Vodafone's plans to introduce a competing converged telephone service took one step closer towards becoming true yesterday when the the Commerce Commission issued a draft determination on interconnection access to Telecom's fixed telephone network.
The Commission says its preliminary conclusion is that local calls between the two telcos should be exchanged for free. Vodafone has geographic number ranges nationwide that it intends to allocate to handsets that have mobile numbers as well, but it needs free local calling between its numbers and Telecom's.
Telecom has argued that the calls are going over a mobile network and not a fixed one, and thus should be charged at cellular rates, which are currently some of the highest in the OECD.
Tom Chignell, general manager of commercial development at Vodafone, welcomes the decision as a positive step forward. He says that the Commission requires Telecom to treat Vodafone as any other interconnect partner and adds that this will pave the way for an agreement .
IDC Research's senior telecommunications analyst Chris Loh says the draft determination is very good news for Vodafone. He expects a final determination to come out in July and says it could mean that Vodafone will be able to pre-empt Telecom's launch of its converged phone service next year.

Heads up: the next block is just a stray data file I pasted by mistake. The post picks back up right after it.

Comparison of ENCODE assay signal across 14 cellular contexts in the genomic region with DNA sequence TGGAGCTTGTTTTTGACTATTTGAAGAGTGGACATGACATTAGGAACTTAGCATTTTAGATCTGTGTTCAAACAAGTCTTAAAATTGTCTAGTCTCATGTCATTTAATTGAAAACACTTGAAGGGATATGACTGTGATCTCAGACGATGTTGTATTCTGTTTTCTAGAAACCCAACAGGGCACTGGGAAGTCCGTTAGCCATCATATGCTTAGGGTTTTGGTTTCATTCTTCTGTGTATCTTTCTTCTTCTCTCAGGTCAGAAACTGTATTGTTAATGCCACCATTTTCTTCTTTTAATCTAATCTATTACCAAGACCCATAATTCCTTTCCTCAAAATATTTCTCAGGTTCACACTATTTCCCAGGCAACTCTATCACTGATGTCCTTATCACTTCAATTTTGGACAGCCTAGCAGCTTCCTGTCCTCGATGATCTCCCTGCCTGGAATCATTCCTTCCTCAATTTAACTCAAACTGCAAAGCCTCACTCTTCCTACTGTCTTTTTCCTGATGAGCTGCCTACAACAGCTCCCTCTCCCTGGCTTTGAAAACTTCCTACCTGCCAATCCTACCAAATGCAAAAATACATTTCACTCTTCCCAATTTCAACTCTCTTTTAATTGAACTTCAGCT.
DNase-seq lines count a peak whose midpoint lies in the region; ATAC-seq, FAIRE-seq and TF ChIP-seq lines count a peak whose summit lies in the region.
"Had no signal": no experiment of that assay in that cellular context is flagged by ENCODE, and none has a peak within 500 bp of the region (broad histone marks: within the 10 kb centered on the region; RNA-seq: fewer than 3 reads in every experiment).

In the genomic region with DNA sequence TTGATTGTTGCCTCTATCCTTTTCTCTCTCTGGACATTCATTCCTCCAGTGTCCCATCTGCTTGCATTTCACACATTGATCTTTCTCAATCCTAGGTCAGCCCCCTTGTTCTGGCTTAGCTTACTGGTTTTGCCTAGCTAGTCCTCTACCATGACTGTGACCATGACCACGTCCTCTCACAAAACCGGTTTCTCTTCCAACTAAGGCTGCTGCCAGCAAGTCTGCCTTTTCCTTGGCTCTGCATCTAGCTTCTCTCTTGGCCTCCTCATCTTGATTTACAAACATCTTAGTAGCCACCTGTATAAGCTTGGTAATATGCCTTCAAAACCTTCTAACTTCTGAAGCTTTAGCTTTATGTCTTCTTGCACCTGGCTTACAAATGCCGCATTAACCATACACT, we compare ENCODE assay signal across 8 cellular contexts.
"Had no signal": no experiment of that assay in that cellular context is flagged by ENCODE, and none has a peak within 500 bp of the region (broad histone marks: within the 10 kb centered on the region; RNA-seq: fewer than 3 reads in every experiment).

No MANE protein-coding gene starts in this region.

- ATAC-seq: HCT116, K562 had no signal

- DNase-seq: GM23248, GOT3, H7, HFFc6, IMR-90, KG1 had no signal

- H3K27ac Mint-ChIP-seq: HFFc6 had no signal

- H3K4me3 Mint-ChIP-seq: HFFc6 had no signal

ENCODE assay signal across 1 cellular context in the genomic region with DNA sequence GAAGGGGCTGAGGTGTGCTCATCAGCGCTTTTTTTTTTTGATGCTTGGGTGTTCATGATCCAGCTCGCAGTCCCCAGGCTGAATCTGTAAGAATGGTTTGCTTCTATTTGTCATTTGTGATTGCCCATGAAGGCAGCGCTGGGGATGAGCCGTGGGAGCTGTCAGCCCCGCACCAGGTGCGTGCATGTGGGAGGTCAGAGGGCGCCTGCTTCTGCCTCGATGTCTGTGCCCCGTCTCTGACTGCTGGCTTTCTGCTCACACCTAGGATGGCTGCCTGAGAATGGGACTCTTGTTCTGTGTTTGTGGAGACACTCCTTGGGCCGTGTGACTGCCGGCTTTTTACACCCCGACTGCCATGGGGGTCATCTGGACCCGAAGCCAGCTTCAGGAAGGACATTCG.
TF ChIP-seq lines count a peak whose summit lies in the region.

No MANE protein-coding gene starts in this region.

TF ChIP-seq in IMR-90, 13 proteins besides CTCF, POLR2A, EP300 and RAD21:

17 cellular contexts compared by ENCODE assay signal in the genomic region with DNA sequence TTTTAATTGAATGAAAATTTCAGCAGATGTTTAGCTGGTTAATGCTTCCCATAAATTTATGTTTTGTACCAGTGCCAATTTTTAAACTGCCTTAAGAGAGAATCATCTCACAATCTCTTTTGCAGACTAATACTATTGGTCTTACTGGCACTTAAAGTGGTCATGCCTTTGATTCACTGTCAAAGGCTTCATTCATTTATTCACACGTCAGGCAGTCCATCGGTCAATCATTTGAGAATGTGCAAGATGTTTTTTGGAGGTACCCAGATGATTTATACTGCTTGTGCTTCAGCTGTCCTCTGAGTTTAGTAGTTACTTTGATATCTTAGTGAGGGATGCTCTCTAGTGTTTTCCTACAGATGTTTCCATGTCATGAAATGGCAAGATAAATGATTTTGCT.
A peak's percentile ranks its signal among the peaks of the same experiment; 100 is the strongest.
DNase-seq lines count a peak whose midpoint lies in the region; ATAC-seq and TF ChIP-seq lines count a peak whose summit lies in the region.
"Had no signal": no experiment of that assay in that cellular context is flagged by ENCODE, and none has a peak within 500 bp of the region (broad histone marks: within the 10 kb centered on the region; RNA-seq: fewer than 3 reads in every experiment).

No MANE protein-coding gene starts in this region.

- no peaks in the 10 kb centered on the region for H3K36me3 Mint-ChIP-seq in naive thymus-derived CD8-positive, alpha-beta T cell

Vodafone is currently running the ZuHause converged service in Germany, with some 630,000 customers and has also launched the similar Casa offering in Italy. The ZuHause (At Home) service costs between NZ$10 and NZ$40 a month depending on the package, and lets customers use local numbers in a two-kilometre area around their residences for cheaper calls.
This year, Vodafone intends to buy wholesale DSL from its sister company in Germany, Arcor, so as to augment it's communications package.
In New Zealand, Vodafone has kept quiet on whether or not it intends to resell Telecom DSL, despite several rumoured approaches to purchase medium-to-large sized ISPs here.
However, Vodafone is close to rolling out the HSDPA (High Speed Downlink Packet Access) upgrade to its WCDMA 3G network, which provides 1.8Mbit/s downloads and 384kbit/s uploads initially, with faster 3.6Mbit/s downstream speed possible at an unspecified later stage.
Telecom was asked to comment on the draft determination, but spokesman John Goulter would only say "we are not making any comment on this complex issue."